Walking through a carnival of emotions

Walking through a carnival of emotions


Wait for the third bell after which the actors come out. You don’t have to take your seat beforehand for the sutradhars will take you inside. Once in, the sight of the gleaming merry- go-round, two ferris wheels, humans transformed into kathputlis, actors with loud make-up ready for role-play and a chuskiwallah make you realise that it is not just a play this time. Roysten Abel has put together a carnival!

Welcome to a ‘performance rather than a play’ - of Old Town- A Journey in Time Beyond Time. Staged in the lawns of NSD, Old Town takes you to Mach­a­aland which was once inhabited by extraordinary perfor­m­ers. Their skill and expertise makes them so famous that the villagers are filled with pride, resulting in discord. So acute becomes the problem that even God is led to curse Machaaland with ‘No one in the village will ever cross the age of 25!’

The community starts diminishing making mothers weep each time they give birth. The curse is reversed when Tree Goddess takes pity on a mother of twins who grants the villagers a chance to decide their life spans, if th­ey perform in front of her ea­ch night. Now, they have been performing for 2000 years.

The performances begun thus, include humans dressed as kathputlis, who narrate the tale of Amar Singh Rathore, followed by an engrossing nautanki which received maximum applause for its lyrics. The scenes of seduction of Prince by the Rani are hilarious and articulated well.

Just then, the sutradhar announces a naach on Chikni Chameli by a dark, ugly girl dressed in shimmering gold. Her sleazy moves invite wolf-whistles initially but when she refuses to stop, the audience quietens down. But ‘Chameli’ continues to move unabashedly. It is only when she stops that one realises that silence in the audience is deafening.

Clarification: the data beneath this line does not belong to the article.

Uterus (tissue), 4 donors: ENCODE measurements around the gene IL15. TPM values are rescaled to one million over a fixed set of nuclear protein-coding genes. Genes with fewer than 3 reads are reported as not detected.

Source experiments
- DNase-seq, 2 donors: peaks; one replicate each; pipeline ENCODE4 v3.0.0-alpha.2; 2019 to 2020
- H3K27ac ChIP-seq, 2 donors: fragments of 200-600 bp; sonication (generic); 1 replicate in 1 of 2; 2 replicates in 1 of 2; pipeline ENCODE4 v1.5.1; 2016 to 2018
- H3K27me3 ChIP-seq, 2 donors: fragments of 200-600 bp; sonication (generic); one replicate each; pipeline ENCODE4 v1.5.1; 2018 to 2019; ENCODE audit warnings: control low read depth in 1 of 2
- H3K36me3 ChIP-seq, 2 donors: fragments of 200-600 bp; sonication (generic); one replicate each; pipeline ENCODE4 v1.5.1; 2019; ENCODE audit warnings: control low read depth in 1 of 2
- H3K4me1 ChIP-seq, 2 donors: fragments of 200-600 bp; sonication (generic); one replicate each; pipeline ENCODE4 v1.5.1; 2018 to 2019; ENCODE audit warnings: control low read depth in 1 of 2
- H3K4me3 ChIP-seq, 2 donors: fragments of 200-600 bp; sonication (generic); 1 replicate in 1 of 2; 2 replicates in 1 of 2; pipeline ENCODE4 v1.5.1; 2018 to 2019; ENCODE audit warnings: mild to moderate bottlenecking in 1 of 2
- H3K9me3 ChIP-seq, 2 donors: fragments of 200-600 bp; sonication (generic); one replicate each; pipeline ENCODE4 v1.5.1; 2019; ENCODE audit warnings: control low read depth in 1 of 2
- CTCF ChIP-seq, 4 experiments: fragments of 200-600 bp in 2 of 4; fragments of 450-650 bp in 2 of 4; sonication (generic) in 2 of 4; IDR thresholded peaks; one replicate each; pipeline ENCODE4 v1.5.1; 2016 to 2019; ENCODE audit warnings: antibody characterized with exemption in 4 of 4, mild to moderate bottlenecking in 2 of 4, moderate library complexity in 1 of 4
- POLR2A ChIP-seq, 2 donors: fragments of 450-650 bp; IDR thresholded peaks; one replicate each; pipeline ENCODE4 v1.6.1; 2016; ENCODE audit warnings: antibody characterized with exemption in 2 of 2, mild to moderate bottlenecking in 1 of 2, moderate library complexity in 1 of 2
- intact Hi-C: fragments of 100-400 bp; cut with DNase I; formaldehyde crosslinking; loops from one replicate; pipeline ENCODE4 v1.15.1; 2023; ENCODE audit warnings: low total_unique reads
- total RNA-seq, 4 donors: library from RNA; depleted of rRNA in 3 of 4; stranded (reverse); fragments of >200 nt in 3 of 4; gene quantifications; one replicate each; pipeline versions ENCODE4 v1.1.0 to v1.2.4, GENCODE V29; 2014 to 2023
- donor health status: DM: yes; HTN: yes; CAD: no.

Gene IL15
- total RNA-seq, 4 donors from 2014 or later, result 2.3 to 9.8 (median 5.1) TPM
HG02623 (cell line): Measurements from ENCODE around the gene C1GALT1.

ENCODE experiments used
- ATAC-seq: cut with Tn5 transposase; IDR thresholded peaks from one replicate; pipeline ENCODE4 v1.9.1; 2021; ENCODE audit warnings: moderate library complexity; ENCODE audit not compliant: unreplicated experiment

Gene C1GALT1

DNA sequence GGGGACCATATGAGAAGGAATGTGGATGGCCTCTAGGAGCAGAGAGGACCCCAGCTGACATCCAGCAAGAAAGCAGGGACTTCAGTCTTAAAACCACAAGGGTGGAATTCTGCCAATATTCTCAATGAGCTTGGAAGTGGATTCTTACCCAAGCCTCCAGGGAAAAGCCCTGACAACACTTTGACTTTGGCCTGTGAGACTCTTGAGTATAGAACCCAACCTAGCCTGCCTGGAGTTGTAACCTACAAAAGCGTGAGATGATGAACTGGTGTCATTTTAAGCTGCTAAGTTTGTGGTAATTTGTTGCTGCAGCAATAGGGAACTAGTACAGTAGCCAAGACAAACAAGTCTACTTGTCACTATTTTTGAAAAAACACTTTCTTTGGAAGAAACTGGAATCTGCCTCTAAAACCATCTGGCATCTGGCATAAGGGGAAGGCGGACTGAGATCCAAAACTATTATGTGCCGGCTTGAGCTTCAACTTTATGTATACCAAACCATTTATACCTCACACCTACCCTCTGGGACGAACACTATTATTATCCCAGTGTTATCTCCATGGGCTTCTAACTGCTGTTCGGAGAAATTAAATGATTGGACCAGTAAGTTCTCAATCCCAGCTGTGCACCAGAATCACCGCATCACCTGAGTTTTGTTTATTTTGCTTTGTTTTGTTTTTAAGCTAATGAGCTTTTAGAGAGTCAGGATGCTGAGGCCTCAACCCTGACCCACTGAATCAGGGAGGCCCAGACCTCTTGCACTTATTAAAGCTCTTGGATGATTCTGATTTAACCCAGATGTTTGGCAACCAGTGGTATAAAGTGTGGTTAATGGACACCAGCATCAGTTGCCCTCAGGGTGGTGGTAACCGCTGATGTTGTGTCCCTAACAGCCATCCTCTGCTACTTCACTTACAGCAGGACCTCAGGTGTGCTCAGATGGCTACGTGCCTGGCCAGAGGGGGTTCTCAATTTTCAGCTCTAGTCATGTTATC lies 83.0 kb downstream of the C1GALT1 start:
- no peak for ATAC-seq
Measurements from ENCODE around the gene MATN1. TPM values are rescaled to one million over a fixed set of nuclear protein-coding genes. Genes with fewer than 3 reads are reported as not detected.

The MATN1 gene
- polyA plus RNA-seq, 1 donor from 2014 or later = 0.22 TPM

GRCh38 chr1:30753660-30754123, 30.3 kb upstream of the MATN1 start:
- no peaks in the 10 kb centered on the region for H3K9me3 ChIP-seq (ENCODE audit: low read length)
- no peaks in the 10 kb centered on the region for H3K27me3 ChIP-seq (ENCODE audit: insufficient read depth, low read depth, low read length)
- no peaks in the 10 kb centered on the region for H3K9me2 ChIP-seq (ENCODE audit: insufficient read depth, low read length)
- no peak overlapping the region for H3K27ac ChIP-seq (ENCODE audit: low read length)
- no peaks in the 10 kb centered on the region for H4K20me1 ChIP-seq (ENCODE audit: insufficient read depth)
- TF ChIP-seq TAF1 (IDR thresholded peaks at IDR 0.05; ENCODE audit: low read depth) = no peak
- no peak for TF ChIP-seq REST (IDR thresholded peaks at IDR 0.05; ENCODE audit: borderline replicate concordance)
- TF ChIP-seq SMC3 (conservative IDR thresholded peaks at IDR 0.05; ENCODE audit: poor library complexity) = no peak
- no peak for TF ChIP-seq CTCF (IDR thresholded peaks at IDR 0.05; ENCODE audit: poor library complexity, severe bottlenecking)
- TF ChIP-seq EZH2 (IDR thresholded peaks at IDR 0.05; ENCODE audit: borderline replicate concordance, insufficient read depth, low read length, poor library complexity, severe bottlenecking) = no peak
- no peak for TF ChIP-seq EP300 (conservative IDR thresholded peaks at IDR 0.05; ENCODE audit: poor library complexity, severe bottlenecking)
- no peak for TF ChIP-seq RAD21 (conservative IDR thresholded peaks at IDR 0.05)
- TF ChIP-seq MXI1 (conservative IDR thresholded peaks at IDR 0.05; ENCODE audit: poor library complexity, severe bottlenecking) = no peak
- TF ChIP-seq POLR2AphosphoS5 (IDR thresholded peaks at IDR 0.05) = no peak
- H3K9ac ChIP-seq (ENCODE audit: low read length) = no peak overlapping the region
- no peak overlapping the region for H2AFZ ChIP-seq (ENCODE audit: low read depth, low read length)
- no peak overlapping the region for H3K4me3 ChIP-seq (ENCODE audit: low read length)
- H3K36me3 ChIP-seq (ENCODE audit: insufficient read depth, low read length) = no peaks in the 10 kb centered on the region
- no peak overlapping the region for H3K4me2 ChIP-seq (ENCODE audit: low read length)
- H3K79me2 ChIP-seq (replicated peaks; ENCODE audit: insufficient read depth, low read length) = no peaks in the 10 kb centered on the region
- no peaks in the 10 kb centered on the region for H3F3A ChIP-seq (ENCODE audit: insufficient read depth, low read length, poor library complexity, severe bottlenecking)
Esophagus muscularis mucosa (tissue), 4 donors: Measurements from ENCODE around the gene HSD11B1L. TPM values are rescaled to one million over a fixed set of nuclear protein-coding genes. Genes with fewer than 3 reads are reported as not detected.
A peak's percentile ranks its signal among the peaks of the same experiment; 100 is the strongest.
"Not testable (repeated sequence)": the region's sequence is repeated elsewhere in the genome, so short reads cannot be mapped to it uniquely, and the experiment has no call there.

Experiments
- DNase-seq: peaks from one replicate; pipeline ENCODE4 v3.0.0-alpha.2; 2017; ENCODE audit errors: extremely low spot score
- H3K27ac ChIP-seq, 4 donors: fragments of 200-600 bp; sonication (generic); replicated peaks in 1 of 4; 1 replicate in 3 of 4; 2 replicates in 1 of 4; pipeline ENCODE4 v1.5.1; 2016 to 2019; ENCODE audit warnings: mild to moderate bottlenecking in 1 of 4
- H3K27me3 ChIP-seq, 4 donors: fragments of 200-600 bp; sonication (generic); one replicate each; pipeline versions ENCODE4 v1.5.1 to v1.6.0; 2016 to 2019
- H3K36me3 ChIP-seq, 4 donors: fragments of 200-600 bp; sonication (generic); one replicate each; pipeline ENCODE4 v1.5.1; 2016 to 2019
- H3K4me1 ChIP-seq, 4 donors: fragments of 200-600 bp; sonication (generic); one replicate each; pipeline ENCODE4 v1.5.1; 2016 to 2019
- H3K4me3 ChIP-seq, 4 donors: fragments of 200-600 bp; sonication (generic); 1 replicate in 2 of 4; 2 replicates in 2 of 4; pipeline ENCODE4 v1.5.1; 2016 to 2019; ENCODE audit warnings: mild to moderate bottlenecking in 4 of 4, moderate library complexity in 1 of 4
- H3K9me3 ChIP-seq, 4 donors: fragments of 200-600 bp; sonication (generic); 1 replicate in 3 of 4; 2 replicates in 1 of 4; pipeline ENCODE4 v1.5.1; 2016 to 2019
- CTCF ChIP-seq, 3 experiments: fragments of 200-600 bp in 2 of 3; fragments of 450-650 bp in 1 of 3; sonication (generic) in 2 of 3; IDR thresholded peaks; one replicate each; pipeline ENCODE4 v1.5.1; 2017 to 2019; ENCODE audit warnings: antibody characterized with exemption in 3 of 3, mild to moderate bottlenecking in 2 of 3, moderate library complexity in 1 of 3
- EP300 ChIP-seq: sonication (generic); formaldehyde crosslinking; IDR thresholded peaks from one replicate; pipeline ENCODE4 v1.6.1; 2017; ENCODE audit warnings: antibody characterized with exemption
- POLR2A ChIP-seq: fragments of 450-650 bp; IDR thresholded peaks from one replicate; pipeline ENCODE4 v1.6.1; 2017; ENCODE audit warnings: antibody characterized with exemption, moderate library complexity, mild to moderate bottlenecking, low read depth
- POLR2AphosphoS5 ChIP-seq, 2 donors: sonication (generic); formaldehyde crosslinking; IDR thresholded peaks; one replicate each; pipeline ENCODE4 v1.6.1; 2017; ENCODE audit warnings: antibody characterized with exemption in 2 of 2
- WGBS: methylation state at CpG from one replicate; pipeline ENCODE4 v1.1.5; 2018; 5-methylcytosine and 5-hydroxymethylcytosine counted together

But the continous performance that the villagers once looked forward to and longed for, is now taking its toll. The nautanki performers drop facades to fight for essentials like food and begin abusing each other. The katputhlis come alive, pull off their strings in anger and express their anger and tiredness at the tedium of their lives, through Kudiyattam.

And so, begins the unravelling of a ‘play within a play’ where reality merges with drama and one no longer can distinguish the two.

It may appear as though all this is too much to contain within the structure of a single play but Abel is aiming for something more spectacular. He is trying to encompass the navarasas in the space of an hour-an-and-a-half. The actors go through anger, joy, pain, jealousy and more until they realise that they have to make ‘peace’ with their lives.

In the absence of a formal setting, the audience is as much a participant in Old Town as its a spectator, as it walks with performers and becomes a part of the‘ir’ story. Abel conceived and rehearsed Old Town in just 45 days. The director says that “this presentation is an extension of my previous work. When you get into popular entertainment, there is also a price to be paid but what is seen is only the entertainment, not the price.”

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